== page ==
How We Met: Ben Miller & Alexander Armstrong

'We usually ended up in one of those weird speakeasy places underneath a cab company'


Ben Miller, 43, is a comedian, actor and director best known as one half of comedy duo Armstrong and Miller. He has appeared in TV series including 'Doc Martin' and 'Primeval' and in films including 'The Parole Officer'. He lives in north London with his wife and child

The first time I met Xander was outside a World Party gig in Cambridge in 1990. I remember thinking, "Who the hell are World Party?" I was doing a PhD and Xander was doing his undergrad degree. We didn't know each other, but for some reason we both said hello. I knew about him already, by reputation, mind. Apparently there was this guy doing a very funny play called A Watermelon Killed My Daughter who couldn't stop laughing all the way through it.

When Xander graduated, he came to London and was in a play with my flatmate, Jez Butterworth. He was the funniest person I'd ever seen. It was like a thunderbolt; I thought, "I should be doing a double act with that guy."

We're such different personalities – he's an optimist, I'm a pessimist, he's outgoing, I'm introverted – but we shared a sense of humour. I'd been doing one-man stand-up, but as soon as we started working together I realised it was much more fun.

Xander is phenomenally generous – with his money, time, humour, everything. He is a bit like Tigger in his boundless energy and enthusiasm. In our bachelor days we lived around the corner from one another. We went out a lot, usually ending up in one of those weird speakeasy places underneath a cab company.

By 2001 we had spent every waking moment together for eight years and both needed to recharge our batteries. It was a turning point in our friendship, because both of us had started to worry about whether we could survive on our own.

Now we are working together again we know we are there because we love it. When we hang out now it is usually with our kids. We spend Sunday afternoons in parks, munching on kids' party food.

My favourite memory of him is when we were nominated for the Perrier Award at Edinburgh in 1996 and celebrated at the Witchery restaurant. We drank this incredible wine, after which Xander began hallucinating that Francis Bacon, Winston Churchill, Gandhi and god-knows-who were sat at our table and started conversing with them all. That's how I like to think of Xander – in the company of greats.

Alexander Armstrong, 39, is a comedian, actor and TV presenter best known as the other half of Armstrong and Miller. He presents ITV comedy quiz show 'Don't Call Me Stupid' and is a regular on 'Have I Got News For You'. He lives in west London with his wife and children

Ben Miller was world-famous at Cambridge – he was in a band [the Dear Johns] who had made a single, he went out with [the actress] Rachel Weisz. Everybody hated him. I saw him first in 1989 at a Cambridge University Footlights "smoker", a show where anyone who thinks they're funny auditions a sketch, then anyone who is good enough – and I mean that in the loosest sense – gets a slot. I watched Ben do something with his guitar and a glove puppet. He had an earring and peroxide blond hair at the time.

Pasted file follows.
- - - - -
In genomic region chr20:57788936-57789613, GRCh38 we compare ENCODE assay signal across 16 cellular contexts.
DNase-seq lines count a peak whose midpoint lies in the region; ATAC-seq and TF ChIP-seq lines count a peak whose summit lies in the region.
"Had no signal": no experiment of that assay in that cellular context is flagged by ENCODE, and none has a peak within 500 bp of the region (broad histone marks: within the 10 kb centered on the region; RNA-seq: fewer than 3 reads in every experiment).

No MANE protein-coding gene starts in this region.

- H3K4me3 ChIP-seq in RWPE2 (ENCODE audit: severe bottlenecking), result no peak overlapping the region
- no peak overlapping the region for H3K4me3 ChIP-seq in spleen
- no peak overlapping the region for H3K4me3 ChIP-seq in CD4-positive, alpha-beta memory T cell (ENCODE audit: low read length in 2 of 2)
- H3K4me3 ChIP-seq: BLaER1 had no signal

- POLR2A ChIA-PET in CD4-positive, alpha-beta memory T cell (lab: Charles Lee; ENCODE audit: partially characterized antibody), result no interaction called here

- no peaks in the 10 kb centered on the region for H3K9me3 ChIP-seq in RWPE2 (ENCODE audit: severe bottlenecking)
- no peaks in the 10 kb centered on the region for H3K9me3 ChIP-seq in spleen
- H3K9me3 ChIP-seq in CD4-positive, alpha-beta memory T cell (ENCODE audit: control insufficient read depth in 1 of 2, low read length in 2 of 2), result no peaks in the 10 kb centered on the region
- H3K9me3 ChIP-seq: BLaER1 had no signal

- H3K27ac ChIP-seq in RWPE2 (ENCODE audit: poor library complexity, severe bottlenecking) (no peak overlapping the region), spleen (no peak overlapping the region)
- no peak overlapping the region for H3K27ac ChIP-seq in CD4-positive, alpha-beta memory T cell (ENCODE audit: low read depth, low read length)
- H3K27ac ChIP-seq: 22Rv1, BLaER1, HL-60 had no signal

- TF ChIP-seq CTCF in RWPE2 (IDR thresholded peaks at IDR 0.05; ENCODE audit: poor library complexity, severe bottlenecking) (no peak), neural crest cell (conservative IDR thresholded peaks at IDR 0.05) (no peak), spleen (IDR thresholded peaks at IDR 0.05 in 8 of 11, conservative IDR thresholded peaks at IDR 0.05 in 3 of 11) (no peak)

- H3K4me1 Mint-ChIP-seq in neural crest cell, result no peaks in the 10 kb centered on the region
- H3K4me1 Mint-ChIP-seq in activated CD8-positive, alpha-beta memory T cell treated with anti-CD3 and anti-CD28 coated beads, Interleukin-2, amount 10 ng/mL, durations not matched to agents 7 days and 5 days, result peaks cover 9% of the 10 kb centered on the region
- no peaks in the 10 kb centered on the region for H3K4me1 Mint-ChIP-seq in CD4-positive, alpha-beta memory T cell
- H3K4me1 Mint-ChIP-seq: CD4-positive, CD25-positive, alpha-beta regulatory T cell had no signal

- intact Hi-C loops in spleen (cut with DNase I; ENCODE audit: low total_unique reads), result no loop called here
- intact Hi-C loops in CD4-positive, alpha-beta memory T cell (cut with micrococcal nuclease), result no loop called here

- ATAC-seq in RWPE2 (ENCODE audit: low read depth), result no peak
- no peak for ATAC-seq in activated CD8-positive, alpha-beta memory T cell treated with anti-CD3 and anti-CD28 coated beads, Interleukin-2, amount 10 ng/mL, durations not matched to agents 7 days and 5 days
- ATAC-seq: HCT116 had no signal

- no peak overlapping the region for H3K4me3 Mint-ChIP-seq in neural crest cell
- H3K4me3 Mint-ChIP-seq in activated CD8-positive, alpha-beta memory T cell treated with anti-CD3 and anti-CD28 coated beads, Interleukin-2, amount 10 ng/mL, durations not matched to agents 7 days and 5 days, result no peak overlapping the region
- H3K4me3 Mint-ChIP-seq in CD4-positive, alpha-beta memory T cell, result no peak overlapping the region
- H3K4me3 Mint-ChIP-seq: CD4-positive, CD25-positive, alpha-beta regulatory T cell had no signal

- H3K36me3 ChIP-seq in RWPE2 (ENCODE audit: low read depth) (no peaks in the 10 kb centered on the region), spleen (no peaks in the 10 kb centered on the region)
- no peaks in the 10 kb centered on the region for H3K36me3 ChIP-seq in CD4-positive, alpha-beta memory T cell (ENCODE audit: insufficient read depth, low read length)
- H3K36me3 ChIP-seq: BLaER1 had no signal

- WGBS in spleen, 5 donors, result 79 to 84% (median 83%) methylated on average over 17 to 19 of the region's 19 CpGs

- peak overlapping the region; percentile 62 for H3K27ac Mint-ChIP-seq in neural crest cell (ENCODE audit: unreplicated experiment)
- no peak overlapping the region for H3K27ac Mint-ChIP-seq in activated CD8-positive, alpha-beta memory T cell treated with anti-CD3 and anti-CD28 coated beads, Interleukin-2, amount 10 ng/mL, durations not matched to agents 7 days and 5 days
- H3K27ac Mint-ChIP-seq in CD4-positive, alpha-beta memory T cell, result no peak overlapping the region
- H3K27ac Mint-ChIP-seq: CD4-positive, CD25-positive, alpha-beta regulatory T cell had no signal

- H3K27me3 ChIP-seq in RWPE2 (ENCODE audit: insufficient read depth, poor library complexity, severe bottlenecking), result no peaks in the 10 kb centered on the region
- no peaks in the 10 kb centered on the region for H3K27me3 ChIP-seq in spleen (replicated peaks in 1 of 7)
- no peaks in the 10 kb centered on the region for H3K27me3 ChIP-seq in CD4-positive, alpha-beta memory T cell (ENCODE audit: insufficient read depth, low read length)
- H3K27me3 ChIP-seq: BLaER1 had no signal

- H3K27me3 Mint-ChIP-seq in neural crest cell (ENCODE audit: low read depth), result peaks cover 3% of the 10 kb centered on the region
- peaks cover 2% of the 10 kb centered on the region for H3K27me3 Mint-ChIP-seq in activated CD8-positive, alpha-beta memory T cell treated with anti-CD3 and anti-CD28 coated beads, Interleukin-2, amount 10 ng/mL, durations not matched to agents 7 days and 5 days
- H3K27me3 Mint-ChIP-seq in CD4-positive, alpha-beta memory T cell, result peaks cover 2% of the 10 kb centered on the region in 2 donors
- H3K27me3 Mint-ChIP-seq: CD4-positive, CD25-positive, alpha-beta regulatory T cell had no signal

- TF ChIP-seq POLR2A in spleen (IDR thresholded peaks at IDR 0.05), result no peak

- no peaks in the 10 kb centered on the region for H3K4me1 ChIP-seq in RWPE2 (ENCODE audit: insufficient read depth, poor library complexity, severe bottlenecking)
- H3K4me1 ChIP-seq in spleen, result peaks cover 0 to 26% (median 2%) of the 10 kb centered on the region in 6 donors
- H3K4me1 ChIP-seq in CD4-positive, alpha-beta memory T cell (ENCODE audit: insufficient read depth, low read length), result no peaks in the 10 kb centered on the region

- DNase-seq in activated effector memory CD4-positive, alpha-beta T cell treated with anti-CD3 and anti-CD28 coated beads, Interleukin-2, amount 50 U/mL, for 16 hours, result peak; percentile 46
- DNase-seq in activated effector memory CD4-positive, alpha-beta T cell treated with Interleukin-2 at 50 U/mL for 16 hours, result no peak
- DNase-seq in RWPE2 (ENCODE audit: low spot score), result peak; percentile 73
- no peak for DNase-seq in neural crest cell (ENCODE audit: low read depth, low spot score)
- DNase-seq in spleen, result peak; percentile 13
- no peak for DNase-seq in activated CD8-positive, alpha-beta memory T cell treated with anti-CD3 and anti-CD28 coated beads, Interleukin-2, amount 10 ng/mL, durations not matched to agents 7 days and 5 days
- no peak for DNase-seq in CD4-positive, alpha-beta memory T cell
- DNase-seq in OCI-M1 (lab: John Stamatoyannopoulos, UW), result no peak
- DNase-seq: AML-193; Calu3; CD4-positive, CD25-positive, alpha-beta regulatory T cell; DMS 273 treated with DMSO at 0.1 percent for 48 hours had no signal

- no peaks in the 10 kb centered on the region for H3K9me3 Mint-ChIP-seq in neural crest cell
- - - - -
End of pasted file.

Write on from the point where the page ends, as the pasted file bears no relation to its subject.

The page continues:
I saw him again at Edinburgh in 1992. He had this ability for well-observed realism, my favourite kind of comedy, so I was really hoping we might get a chance to work together. I had been in a double act before, so I had baggage. Ben and I were performing at the Gate theatre in Notting Hill once and we ran into my ex-partner – it was just like When Harry Met Sally.

We used to write in Ben's kitchen. We liked the sound of our own comedic voices a bit too much in those days so we'd write reams, occasionally stopping to go out for tea and Boasters chocolate biscuits.

At night we spent a lot of time in this fantastic Spanish tapas bar in Soho with live flamenco music. We mainly went there because we were utterly impoverished and you could pay for a round by cheque.

One of the highlights of that period was when we made a speech to lots of industry people in Cannes to try to raise money for [private members' club and hotel] Babington House. We hadn't really grasped after-dinner speaking and thought we'd just go out there and jot a few things down in the afternoon. We did that, got quite drunk and bunged this terrible stuff down. We made such arses of ourselves.

We had a bit of a falling out in 2002. It wasn't Ben or me, it was the strictures of doing everything together. You just yearn for a bit of freedom. We were lucky that we were able to build separate careers. We always stayed friends, though, and would still go on holiday together.

By 2005, we were both married and we realised our wives had never seen us perform together. We did something live for a charity gig and I realised how much I had missed it. Ben and I now have a much better relationship because we're more assured in our separate selves.

Ben is the dynamo when we write; he holds the pen, so to speak. It makes him absolutely dementing at times because he takes a minute interest in things. If you're as impatient and dilettante as I am, you want to waltz on to the next thing. But his ability to be master of so many trades is so unusual, you can't help but be dazzled.

The second series of 'The Armstrong and Miller Show' is out on DVD now

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